Business This Week : Focus firmly on economic indicators
Euro zone business and consumer confidence survey due as are Irish unemployment figures
It is unsurprising that a flash look at European consumer confidence earlier this month found levels had “plummeted” by five points in the euro zone and by 4.5 points across the wider EU. Photograph: Getty Images
Indicators: Euro zone business and consumer confidence (March), economic, industrial and services sentiment (March), consumer inflation expectations (March); UK consumer credit (Feb), mortgage lending and approvals (Feb), consumer confidence (March); German inflation (March); US pending home sales (Feb).
It is unsurprising that a flash look at European consumer confidence earlier this month found levels had “plummeted” by five points in the euro zone and by 4.5 points across the wider EU. Full results for the euro zone business and consumer surveys are to be published on Monday, and, as is now the norm, they will tell the story of coronavirus and its disruption to global economies.
A short preview of consumer sentiment found that at a rate of -11.6 points, “the indicator for the euro area now scores below its long-term average of -11. The indicator for the EU fell to its long-term average of -10.4”.
As if that were not ominous enough, it qualified the flash report by noting that “only approximately 15 per cent of consumers’ responses were collected after strict confinement measures were taken in the individual countries”.
Results: Trinity Biotech.
Indicators: Irish unemployment (March); euro zone inflation (March); UK current account (Q4), GDP growth (Q4), business investment (Q4); German unemployment (March), import prices (Feb); US consumer confidence (March).
Irish unemployment figures
In the weeks ahead a dearth of corporate news means that the focus is going to be on various economic indicators, particularly in Ireland and the EU. This is not only because events and company activities have been hugely disrupted by the Covid-19 crisis, but because the consequences will be reflected most acutely in economic data.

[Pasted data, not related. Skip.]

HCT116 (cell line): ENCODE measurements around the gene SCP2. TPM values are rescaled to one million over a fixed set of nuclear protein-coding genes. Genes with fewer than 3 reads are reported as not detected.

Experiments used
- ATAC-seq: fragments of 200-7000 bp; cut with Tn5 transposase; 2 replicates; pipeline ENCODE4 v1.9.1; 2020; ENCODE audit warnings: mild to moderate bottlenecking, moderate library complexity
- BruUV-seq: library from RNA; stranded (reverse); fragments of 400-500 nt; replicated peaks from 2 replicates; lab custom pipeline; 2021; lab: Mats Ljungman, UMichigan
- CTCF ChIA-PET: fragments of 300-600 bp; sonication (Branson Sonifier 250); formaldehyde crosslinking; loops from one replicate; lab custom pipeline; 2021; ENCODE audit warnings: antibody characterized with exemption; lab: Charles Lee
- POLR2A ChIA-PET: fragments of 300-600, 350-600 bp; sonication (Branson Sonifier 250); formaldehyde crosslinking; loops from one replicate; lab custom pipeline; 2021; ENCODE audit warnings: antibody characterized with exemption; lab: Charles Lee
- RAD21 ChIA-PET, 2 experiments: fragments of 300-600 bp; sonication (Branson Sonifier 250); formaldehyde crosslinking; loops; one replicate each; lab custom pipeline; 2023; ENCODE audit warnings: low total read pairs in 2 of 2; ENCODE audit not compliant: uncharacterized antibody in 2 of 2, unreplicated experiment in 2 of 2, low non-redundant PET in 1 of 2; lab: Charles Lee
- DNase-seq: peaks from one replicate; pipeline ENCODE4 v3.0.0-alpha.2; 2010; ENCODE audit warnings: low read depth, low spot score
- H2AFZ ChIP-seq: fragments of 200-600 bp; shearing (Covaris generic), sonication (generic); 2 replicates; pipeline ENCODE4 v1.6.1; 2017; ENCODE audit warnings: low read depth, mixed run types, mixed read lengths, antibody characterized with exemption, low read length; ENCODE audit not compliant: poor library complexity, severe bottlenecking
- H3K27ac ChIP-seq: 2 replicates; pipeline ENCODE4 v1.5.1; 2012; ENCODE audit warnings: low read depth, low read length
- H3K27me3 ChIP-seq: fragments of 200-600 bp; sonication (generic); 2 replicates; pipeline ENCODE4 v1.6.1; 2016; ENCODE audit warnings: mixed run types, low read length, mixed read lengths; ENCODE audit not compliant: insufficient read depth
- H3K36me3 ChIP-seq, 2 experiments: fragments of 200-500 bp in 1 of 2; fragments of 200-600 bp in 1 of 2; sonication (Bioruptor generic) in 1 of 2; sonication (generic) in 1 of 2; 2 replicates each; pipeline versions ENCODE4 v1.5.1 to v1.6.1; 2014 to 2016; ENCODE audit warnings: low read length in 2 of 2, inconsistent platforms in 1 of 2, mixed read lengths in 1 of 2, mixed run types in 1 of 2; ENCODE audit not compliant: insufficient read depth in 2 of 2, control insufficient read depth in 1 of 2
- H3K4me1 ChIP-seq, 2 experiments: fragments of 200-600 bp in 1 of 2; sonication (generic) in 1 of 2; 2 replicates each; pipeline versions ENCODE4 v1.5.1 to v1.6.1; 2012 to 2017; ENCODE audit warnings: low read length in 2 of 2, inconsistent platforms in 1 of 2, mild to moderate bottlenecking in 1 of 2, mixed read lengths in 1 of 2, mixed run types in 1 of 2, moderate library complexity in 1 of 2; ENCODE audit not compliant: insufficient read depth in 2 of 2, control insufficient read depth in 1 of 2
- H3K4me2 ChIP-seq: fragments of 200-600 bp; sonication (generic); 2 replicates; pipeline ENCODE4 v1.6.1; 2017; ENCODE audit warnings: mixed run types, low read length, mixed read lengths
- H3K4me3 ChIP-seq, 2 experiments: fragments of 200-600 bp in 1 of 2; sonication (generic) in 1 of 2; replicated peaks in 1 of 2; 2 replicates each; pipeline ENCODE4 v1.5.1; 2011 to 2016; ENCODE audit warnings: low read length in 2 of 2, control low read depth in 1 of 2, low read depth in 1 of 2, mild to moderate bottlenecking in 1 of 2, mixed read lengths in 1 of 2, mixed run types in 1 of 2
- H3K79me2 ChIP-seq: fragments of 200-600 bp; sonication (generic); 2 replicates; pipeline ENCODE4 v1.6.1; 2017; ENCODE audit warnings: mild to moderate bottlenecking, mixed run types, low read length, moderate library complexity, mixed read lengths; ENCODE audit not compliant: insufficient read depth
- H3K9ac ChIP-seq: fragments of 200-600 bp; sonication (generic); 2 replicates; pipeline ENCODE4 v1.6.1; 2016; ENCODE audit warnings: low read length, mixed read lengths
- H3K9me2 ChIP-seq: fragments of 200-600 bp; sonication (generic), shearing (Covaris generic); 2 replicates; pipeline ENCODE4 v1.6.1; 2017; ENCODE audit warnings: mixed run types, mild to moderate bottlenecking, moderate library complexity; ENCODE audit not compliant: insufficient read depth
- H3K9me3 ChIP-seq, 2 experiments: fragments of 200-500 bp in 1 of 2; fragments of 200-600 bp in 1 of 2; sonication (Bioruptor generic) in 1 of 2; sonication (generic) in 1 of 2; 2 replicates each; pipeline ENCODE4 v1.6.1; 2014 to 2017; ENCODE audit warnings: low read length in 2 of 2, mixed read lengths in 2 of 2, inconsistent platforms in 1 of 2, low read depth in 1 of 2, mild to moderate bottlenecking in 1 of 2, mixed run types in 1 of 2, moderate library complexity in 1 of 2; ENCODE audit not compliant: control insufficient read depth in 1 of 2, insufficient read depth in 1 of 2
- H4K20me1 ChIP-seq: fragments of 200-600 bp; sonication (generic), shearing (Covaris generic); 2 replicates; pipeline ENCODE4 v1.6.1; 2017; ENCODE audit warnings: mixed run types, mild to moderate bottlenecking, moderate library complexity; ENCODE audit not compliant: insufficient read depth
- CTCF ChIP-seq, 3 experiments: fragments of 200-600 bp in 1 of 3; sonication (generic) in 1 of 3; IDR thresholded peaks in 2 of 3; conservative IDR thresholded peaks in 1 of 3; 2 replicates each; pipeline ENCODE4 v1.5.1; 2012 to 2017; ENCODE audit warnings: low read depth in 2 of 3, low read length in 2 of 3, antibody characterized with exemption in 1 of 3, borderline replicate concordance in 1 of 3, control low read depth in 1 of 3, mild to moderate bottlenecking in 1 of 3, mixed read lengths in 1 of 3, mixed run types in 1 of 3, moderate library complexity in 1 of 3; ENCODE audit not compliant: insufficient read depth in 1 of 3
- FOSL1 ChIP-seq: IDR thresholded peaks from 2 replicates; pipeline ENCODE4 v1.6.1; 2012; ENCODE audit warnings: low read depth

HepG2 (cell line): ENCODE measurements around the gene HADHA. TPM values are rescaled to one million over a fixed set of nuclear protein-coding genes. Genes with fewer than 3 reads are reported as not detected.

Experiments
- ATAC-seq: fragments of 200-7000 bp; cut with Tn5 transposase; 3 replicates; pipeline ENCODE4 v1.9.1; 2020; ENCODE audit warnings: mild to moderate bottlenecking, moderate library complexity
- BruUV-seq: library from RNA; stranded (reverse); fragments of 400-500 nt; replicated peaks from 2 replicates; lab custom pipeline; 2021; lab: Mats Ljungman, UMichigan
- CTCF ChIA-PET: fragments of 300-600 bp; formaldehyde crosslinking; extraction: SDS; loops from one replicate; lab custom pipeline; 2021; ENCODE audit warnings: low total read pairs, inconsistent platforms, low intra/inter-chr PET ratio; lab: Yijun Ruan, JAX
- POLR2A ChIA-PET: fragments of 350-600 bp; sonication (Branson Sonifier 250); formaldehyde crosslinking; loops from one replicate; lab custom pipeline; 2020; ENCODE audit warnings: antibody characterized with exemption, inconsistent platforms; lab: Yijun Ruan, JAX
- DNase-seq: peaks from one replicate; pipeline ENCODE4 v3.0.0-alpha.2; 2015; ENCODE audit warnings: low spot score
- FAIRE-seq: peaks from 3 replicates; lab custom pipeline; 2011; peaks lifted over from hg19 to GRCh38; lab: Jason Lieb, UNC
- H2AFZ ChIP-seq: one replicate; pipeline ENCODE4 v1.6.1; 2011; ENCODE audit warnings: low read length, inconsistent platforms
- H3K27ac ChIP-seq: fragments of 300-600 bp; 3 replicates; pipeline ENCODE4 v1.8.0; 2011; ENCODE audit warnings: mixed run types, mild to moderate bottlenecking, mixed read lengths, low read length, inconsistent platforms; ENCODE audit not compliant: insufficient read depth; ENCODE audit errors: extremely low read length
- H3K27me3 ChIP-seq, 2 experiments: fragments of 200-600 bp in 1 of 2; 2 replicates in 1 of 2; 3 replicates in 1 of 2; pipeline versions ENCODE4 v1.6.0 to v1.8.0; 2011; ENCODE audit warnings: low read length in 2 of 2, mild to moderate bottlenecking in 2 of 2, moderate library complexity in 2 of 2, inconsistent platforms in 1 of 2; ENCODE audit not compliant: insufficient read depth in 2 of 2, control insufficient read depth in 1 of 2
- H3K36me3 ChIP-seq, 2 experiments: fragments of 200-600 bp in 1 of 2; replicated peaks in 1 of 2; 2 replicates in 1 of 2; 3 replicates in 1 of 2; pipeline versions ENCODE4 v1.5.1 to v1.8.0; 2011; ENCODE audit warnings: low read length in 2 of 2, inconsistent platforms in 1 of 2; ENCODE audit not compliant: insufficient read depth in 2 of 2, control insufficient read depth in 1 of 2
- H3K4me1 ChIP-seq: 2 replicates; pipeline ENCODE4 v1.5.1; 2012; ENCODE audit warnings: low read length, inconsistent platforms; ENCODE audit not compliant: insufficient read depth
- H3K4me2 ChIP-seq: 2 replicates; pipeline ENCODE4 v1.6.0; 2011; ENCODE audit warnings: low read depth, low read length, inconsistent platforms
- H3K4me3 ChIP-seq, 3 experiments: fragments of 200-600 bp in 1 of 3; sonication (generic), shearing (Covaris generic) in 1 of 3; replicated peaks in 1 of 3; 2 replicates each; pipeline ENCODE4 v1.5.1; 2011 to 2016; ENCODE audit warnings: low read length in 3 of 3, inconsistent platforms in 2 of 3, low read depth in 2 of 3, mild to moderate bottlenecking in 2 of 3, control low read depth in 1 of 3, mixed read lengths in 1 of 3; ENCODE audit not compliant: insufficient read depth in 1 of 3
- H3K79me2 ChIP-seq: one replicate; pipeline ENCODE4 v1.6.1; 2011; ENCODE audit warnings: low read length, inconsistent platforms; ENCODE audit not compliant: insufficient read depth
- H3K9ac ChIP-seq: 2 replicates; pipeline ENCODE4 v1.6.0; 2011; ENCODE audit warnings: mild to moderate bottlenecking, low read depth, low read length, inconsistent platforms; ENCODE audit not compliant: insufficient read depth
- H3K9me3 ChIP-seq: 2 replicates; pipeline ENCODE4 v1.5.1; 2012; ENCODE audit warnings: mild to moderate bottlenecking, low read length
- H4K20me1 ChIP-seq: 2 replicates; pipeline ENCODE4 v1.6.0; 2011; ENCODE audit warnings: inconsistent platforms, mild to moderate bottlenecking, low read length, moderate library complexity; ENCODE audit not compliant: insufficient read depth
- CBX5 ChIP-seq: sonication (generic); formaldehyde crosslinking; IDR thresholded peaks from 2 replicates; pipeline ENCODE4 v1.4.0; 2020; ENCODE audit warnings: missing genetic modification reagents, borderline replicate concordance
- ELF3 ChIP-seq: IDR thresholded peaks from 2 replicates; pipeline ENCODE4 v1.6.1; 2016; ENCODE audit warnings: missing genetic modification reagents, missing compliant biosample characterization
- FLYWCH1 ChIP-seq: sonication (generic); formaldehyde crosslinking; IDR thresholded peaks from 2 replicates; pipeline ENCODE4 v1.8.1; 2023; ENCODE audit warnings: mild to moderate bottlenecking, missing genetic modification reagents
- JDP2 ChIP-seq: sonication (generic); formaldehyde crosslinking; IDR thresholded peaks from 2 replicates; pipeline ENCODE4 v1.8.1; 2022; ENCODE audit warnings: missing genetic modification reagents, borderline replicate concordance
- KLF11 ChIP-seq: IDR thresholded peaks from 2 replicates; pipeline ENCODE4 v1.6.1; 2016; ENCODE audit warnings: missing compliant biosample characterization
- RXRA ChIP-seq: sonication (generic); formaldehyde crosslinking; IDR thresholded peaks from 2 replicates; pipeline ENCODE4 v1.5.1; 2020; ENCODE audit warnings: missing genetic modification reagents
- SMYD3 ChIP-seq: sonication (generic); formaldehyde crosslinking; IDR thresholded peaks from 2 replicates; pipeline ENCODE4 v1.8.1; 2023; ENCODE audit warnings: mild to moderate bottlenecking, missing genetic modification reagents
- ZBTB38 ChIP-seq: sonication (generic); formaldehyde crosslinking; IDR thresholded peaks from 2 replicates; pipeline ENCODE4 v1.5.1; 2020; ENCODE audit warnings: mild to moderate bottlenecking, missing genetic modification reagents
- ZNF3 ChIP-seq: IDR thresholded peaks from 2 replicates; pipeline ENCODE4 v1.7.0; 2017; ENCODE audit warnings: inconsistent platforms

On Tuesday. for instance, the Central Statistics Office is due to report on Irish unemployment for March. For a long time employment, a key indicator on the health of Irish society, has been surging upward with much of the commentary around when the State would hit the so-called “zero unemployment” rate. The situation today could not be more stark in terms of juxtaposition.
People have been forced out of employment rapidly in recent weeks, with the ESRI last week warning that the labour market is set to face the largest shock in a single quarter in living memory – with the unemployment rate soaring potentially to 18 per cent.
How will March compare to February? For that month the CSO reported the seasonally adjusted unemployment rate at a very healthy 4.8 per cent, unchanged from January and down from 5 per cent in February 2019.
The seasonally adjusted number of persons unemployed was 120,100 in February 2020, compared to 119,700 in January 2020.
Ireland created about 330,000 jobs in the last five years, an impressive measure of economic muscle. However, Neil Gibson, economist at EY Ireland, recently told the Financial Times that the State could see as many as 350,000 people out of work as a consequence of the ongoing public health crisis. Much of the hurt has been felt in the shuttered childcare sector, hospitality and, most recently, retail following the closure of “non-essential” shops.
That ESRI report said the Irish economy will fall into recession with a potential contraction of over 7 per cent in GDP. This scenario will be illustrated in various economic data in the weeks ahead.
Indicators: Irish manufacturing PMI (March); euro zone manufacturing PMI (March), unemployment (Feb); UK manufacturing PMI (March); German retail sales (Feb), manufacturing PMI (March); US manufacturing PMI (March), construction spending (Feb).
Meetings: ECB non-monetary policy meeting.
Indicators: Irish live register (March); euro zone PPI (Feb); UK construction PMI (March); US exports and imports (Feb), factory orders (Feb).
Indicators: Irish services PMI (March); euro zone services and composite PMI (March), retail sales (Feb); UK services and composite PMI (March); German services and composite PMI (Mar); US non-farm payrolls and unemployment (Mar), average hourly earnings (March), services and composite PMI (March).